The debts that you owe influence your monthly budget and your lifestyle. If you don’t have your debt under control, it could also play a role in the legacy you leave for the people you love when you die. Your responsibility to repay your debt passes to your estate after your death, and you might even be left at a disadvantage when you retire and live on a fixed income as you grow older if you don’t have your debts under control by then.
The debts that you owe can lead to aggressive collection activity, possibly including lawsuits brought against you during your life and claims against your estate when you die that could force your family to liquidate or sell off all of your major assets, including your home. If you plan ahead now to address your debts in your estate plan, you will have more security as you age and greater control over the legacy you leave behind.
Carry insurance to pay your debts
One of the easiest ways to ensure that you can pay your debt in full when you die is to carry adequate life insurance. Some people carry enough to pay off the balance on their mortgages along with all of their personal debts, like their student loans.
Some people will take out insurance to protect themselves from missing payments if they suffer an injury or develop a medical condition that leaves them unable to work and make payments. Insurance can be a valuable protection against debt as you age.
Engage in asset protection planning
For many individuals, asset protection planning involves identifying their most valuable property and then taking steps to protect those belongings. The property in your name is vulnerable to a civil lawsuit brought against you during your life and will also be at risk if a creditor makes a claim against your estate.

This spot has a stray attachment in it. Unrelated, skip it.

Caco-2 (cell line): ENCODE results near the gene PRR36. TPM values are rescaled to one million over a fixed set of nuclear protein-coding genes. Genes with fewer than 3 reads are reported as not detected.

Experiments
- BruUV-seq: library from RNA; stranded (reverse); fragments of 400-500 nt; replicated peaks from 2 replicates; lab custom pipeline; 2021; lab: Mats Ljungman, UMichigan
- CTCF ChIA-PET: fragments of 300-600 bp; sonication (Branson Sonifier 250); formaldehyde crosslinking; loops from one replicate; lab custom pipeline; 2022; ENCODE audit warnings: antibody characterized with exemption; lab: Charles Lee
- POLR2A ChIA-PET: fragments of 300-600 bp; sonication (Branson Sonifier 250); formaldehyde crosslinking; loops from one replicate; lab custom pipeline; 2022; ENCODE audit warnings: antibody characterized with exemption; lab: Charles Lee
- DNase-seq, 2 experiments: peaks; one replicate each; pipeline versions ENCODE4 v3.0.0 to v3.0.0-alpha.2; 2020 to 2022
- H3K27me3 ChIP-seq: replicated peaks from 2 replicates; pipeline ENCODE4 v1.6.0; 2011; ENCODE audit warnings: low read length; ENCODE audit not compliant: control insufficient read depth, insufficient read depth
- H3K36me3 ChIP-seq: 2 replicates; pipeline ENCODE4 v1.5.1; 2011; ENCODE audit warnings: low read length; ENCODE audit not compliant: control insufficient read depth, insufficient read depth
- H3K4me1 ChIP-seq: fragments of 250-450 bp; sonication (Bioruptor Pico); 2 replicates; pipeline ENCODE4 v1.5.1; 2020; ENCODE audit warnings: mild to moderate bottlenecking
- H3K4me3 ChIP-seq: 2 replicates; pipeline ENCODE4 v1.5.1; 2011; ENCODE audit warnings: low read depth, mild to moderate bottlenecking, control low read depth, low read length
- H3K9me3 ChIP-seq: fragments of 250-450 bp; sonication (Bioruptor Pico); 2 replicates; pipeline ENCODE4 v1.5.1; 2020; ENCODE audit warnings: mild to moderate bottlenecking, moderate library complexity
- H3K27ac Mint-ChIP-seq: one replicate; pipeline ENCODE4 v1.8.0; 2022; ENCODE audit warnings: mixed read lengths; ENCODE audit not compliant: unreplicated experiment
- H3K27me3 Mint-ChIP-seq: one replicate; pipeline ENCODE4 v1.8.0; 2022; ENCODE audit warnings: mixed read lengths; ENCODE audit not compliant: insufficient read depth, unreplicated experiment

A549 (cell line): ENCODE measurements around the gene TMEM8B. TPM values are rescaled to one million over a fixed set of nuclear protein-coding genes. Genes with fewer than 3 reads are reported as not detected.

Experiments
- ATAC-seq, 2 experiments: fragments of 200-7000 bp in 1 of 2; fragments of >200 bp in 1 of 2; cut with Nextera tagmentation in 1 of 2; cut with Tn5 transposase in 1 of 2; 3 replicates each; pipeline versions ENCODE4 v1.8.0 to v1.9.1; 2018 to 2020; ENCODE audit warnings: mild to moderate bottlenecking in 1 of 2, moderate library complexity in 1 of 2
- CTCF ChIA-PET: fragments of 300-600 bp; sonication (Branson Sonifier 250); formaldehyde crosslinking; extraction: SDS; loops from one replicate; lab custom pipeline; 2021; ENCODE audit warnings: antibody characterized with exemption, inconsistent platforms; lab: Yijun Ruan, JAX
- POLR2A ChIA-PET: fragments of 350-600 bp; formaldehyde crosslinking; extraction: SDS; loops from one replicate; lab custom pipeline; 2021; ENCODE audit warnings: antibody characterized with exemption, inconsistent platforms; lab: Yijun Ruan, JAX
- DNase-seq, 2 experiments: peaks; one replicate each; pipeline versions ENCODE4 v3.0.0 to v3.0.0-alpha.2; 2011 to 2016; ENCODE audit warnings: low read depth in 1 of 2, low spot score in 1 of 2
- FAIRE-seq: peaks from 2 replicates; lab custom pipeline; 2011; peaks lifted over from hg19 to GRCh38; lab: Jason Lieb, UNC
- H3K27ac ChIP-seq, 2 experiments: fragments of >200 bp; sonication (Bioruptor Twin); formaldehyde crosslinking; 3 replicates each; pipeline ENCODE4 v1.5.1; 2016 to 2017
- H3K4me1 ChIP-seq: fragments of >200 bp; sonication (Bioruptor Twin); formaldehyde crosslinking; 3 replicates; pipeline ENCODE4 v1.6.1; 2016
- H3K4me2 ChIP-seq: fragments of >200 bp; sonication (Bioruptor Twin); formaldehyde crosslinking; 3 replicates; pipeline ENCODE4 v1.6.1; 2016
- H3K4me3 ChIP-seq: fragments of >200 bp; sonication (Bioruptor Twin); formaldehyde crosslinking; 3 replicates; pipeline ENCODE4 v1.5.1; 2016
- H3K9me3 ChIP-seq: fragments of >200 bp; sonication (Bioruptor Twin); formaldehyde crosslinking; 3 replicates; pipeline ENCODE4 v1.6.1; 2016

Moving property into a trust makes it harder for creditors to seek that property in civil court, and it is often the most important step when planning to protect your assets.
Make gifts or change ownership now
Strategic gifts during your lifetime can be a way to pass an inheritance to family members now without risking the loss of those assets after you die. You can also plan for a change of ownership without giving someone immediate control.
Transfer on death deeds and special paperwork attached to specific financial accounts can allow real estate and other valuable assets to become the property of someone else immediately after your death without the involvement of the probate courts. That will typically shield them from estate claims after your death but not from creditor claims while you are still alive.
Any of these three strategies or possibly a combination of them can reduce the possibility of your debts affecting your retirement stability or the legacy you leave when you die. Engaging in proactive estate planning often involves considering your debts in addition to the property you want others to inherit.